Inside a Turtle Shell
Thanks to cartoons, many of us think of the turtle’s shell as more of a housing or case. However, the shell doesn’t house the turtle. Rather the shell is part of the turtle’s body and is made of bones, collagen, skin, and keratin.
The turtle doesn’t have a separate body within the shell. As such, the shell has nerve endings and can bleed when damaged. Still, the question remains, ‘What’s inside a turtle shell?’
Table of Contents
- Everything inside a turtle shell
- The Anatomy of a Turtle Shell
- The Carapace
- Bony Plates of The Carapace
- Scutes of The Carapace
- The Plastron
- Bony Plates of The Plastron
- Scutes of The Plastron
- Turtle Shell Facts and FAQs
Everything Inside the Shell
Located inside the shell are the turtle’s internal organs such as the heart and lungs. In addition to the reproductive organs, these are the organs found inside the shell:
- Esophagus: This is the passage from the mouth to the stomach
- Trachea: This is the airway/wind pine of the tortoise
- Lungs: The lungs are the two main respiratory organs
- Heart: The heart pumps blood through the body
- Stomach: This is part of the digestive tract and is located between the esophagus and the intestines
- Intestine: This digestive tract organ comes after the stomach
- Pancreas: This organ is responsible for producing digestive enzymes
- Liver: The liver produces bile
- Bladder: The bladder stores urine
- Rectum: This is the final part of the digestive tract
- Anus: This is the digestive tract’s outlet
So the answer to the question, ‘Can a turtle survive without its shell?’, is no. Without a shell, the guts, heart, lungs, and all will spill out.
The Anatomy of a Turtle Shell
The shell is made of two parts, or three if you count the bridge as a separate entity. These include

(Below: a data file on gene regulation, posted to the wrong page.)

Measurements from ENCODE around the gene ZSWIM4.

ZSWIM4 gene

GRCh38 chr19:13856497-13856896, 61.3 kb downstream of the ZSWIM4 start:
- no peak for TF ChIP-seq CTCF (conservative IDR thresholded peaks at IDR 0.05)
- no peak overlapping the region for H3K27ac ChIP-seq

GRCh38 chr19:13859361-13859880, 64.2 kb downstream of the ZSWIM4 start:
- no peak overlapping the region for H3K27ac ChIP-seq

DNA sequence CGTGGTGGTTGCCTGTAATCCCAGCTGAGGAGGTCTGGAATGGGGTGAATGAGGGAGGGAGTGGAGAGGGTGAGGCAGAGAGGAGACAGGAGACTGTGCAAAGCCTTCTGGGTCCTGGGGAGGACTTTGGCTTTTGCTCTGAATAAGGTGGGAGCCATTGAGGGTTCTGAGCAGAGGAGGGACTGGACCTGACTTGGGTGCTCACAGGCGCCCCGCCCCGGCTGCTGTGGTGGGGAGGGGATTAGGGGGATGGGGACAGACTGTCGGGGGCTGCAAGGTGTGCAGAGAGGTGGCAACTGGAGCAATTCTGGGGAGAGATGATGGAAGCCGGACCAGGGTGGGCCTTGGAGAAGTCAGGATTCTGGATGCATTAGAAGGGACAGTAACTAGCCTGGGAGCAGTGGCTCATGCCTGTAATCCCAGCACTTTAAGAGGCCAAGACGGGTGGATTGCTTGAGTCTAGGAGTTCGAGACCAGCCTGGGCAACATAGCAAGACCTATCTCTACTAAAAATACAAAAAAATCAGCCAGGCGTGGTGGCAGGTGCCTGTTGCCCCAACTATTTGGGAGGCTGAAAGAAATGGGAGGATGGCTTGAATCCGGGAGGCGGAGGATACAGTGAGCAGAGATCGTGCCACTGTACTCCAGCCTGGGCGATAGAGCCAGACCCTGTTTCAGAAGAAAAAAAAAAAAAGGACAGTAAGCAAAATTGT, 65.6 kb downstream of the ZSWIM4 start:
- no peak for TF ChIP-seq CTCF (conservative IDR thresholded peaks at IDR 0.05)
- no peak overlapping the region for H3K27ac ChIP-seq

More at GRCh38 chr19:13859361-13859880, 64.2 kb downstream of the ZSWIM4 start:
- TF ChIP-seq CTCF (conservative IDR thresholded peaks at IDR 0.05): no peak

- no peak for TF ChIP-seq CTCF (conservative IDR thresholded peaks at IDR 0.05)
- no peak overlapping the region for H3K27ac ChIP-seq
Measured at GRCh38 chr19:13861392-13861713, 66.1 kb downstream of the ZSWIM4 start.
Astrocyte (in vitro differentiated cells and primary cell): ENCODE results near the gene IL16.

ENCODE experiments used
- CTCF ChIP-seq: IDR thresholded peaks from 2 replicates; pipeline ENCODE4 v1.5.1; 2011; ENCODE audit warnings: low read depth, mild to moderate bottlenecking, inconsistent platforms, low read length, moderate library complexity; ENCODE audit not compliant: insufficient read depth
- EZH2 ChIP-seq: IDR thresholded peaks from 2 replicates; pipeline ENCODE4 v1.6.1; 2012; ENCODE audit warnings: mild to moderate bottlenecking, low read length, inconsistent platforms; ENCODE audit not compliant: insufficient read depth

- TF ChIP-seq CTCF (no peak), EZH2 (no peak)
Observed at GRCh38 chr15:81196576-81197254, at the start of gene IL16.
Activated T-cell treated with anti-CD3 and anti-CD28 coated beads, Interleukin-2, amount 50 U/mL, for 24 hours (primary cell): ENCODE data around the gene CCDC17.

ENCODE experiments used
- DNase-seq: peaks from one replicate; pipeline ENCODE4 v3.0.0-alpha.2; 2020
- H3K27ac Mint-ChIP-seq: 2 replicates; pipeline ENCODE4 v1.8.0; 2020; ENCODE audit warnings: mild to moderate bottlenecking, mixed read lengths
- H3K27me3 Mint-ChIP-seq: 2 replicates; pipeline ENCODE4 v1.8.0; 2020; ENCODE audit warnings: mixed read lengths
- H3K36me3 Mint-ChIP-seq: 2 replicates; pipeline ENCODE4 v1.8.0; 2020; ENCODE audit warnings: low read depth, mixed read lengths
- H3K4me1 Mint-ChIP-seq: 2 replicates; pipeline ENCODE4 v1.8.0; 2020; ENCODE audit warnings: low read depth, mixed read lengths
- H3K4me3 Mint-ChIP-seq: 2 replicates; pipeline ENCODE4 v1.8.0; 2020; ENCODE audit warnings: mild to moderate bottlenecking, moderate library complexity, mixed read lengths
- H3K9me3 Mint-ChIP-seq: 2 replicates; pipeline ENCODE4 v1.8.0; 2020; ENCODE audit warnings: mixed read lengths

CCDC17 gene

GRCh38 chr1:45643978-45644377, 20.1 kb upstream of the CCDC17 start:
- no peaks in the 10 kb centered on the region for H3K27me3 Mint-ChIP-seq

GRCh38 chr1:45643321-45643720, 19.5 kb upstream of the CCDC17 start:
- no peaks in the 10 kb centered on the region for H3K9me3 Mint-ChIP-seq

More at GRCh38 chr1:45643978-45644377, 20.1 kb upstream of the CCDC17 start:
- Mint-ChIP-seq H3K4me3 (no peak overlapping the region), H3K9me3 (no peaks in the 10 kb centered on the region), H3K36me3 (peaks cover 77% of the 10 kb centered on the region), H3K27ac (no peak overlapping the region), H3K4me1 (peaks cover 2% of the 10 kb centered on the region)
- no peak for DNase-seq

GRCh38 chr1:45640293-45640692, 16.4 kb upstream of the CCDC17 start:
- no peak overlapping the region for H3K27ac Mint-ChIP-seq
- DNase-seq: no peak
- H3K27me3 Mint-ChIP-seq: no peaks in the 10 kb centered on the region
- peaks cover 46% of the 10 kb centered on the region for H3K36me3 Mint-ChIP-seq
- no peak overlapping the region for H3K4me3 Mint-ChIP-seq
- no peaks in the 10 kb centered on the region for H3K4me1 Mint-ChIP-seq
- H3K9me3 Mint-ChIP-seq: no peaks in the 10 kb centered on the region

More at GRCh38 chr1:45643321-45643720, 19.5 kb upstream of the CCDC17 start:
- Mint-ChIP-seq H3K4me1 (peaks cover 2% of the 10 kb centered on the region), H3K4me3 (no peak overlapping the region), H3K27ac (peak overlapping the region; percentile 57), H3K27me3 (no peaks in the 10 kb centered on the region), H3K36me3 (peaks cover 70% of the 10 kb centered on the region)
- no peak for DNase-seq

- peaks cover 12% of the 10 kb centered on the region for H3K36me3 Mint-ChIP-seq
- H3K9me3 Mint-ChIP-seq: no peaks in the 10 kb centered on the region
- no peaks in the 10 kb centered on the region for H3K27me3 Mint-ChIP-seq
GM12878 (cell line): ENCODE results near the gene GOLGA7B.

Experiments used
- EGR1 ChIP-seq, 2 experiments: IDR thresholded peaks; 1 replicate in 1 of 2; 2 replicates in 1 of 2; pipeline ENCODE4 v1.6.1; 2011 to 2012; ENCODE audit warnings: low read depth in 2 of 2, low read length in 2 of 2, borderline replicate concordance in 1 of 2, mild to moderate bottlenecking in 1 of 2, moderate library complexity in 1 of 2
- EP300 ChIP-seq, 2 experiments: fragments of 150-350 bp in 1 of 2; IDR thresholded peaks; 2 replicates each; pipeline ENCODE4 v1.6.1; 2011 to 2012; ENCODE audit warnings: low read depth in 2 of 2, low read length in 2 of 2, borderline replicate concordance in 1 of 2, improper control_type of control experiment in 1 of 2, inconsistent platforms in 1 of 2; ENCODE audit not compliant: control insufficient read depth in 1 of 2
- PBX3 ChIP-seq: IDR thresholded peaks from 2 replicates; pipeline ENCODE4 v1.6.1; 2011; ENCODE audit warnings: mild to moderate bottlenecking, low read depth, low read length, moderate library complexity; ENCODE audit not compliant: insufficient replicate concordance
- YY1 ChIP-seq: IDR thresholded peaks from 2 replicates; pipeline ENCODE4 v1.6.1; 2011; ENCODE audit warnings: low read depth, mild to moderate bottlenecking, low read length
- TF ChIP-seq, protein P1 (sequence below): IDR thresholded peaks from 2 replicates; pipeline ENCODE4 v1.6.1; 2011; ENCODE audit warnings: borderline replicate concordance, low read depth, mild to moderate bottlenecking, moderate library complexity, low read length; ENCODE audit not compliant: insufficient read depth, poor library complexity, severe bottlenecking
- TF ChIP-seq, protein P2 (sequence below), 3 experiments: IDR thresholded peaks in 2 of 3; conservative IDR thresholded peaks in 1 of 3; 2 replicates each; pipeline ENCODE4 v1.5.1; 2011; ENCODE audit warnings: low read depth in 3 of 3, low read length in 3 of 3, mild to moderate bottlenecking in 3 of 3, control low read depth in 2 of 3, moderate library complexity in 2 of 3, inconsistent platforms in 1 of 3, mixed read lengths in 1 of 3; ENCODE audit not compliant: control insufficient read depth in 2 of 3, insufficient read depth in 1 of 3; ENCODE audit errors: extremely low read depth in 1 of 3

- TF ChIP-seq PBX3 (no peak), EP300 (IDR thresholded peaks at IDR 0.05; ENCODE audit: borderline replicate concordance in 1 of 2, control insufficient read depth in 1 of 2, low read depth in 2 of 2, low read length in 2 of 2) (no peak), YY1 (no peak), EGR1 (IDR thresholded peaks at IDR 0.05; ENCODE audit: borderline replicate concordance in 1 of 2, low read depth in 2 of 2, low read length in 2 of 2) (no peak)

- The carapace: The upper part of the shell. This forms the dome of the turtle.
- The plastron: The lower part of the shell, which covers the underside of the turtle.
- The bridge: This connects the carapace and the plastron. The bridge is part of the plastron.
Scutes, which forms the outermost layer of the shell, are made of keratin the same material that makes up human nails. As such, the scutes are flexible and tough.
The scutes protect the bony shell from damage. As the land tortoise grows, so does the scutes, with new rings being added. One way of calculating a tortoise’s age is by counting the scute rings.
Aquatic turtles shed old scutes. As the turtle sheds, it looks like the turtle shell is peeling off. Not all turtles have scutes. Some have skin over the shell. These include the freshwater softshell turtles and the leatherback sea turtles.
The carapace is the dome on the turtles back. This convex part of the shell is made up of ossified rib bones fused with the dermal bone. Both the ribs and the backbone are fused to the dermal plates through the process of ossification.
On top of this is skin. This skin is then covered with scutes – which as you know is made of keratin. The scutes protect the bony plates from bruises, cuts, and scrapes.
Some turtles such as map turtles and several sea turtles have a keel that goes down the shell. Keels are generally present on the shells of aquatic turtles.
Several bones make up the turtle’s shell including the neural plates, peripheral plates, the pleural plates, proneural plates, pygal plates, and suprapygal plates.
On top of these bony plates are the scutes also known as epidermal laminae. The scutes are easier to see and as such plays an important role when it comes to turtle identification.
The scutes can be divided into the coastals (lateral scutes), marginal scutes, and vertebrals (central scutes and precentral scutes).
Bony Plates of The Carapace
These come together to form the skeleton of the carapace.
- Proneural plate: This bone is found at the center front position of the shell nearest to the head. Every turtle has a single proneural plate in its shell.